Parkview referendum delayed
Monday night, the board tabled a discussion about community survey results designed to help it make a decision about the referendum.
"We'll most likely wait," said Steve Lutzke, Parkview superintendent.
If the board decided in July to go to a referendum, it wouldn't have enough time to prepare for a fall vote.
At Monday's meeting, the district's consultant, Kit Dailey of Eppstein Uhen Architects, presented the survey information to the board. But the discussion was tabled so board members could review results.
Residents were asked to complete the 24-question survey last month on the district's Web site or in the school's Parkview Voice newspaper, which is mailed to the 2,700 households.
The district received 283 completed surveys, a response rate of about 10.5 percent, according to the summary by Dailey.
The district has identified three needs that could turn into three referendum questions: Operating expenses, maintenance and technology improvements.
Results of the survey show:
-- 58 percent are satisfied or very satisfied with the district overall; 36 percent are unsatisfied or very unsatisfied.
-- 48 percent said they would support a property tax increase of up to $138 per year (based on property value of $150,000) for general operating needs; 34 percent indicated they would not support it; 18 percent said they needed more information.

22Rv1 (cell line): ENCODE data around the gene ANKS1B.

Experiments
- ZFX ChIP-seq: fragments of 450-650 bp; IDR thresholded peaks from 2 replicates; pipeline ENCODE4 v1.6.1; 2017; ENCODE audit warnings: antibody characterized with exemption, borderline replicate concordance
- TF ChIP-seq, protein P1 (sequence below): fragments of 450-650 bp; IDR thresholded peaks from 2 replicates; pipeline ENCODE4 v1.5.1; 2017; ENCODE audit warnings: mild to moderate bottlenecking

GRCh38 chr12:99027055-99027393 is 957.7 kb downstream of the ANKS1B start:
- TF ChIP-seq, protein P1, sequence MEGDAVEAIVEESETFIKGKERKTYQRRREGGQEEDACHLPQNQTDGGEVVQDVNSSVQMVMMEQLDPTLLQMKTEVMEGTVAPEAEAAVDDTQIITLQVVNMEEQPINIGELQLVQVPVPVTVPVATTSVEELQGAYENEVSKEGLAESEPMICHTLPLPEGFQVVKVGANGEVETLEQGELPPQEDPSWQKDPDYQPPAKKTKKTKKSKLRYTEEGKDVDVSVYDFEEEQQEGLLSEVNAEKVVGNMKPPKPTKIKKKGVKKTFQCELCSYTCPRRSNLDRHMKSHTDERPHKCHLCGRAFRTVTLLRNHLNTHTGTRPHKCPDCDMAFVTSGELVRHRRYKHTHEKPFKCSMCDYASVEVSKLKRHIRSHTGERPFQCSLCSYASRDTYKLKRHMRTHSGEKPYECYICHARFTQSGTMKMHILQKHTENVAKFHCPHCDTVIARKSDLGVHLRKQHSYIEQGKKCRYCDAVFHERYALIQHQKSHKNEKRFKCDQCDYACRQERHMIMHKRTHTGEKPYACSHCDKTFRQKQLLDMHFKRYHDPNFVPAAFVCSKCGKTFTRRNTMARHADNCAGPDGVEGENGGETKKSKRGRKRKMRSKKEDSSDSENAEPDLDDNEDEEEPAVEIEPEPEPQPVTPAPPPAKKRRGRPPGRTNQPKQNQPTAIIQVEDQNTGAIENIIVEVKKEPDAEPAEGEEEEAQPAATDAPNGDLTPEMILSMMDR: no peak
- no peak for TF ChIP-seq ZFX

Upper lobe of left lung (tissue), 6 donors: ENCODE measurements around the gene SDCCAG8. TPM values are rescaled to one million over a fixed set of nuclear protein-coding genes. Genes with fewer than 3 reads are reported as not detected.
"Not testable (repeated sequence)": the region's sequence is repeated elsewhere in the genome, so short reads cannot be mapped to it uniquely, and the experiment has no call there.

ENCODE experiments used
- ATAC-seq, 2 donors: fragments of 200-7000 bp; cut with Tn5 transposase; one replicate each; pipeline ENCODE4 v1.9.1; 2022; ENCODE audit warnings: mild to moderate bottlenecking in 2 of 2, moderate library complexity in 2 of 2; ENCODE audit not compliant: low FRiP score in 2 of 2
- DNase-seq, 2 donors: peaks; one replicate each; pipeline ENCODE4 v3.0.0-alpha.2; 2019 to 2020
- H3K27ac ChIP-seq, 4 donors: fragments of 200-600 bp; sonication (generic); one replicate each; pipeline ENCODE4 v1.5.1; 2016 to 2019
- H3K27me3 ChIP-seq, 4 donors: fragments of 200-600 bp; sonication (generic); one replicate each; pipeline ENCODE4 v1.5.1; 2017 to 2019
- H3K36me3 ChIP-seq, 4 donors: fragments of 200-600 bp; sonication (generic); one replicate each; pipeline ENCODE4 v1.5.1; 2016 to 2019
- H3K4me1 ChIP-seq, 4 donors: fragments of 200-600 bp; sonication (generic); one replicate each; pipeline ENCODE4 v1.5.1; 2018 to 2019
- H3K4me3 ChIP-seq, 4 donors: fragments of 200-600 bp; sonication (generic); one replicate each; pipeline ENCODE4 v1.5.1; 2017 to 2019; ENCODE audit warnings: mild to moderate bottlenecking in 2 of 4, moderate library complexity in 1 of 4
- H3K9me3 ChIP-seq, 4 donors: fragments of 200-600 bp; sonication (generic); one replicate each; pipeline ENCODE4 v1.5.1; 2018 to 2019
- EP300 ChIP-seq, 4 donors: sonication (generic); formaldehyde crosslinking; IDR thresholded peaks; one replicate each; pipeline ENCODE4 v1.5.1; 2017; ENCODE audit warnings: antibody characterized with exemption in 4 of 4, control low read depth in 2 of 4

-- 53 percent said they would support a property tax increase of up to $34 per year for technology improvements; 28 percent said they would not; 19 percent said they needed more information.
-- 44 percent said they would support a property tax increase of up to $54 per year for facility projects; 29 percent said they would not; 28 percent said they needed more information.
-- 24 percent said the district should quickly move forward with a referendum this fall, requiring a special election at district expense; 34 percent said the district should wait until the regularly scheduled spring election; 19 percent said this is not a good time to consider a referendum for any reason.
Residents provided typically negative comments, particularly related to the economy and any tax increases, Dailey said in her summary. Frequent comments related to concerns about tax increases, spending, residents on fixed incomes, loss of jobs, teacher and leadership concerns, requests for more information, Newark School and poor facilities.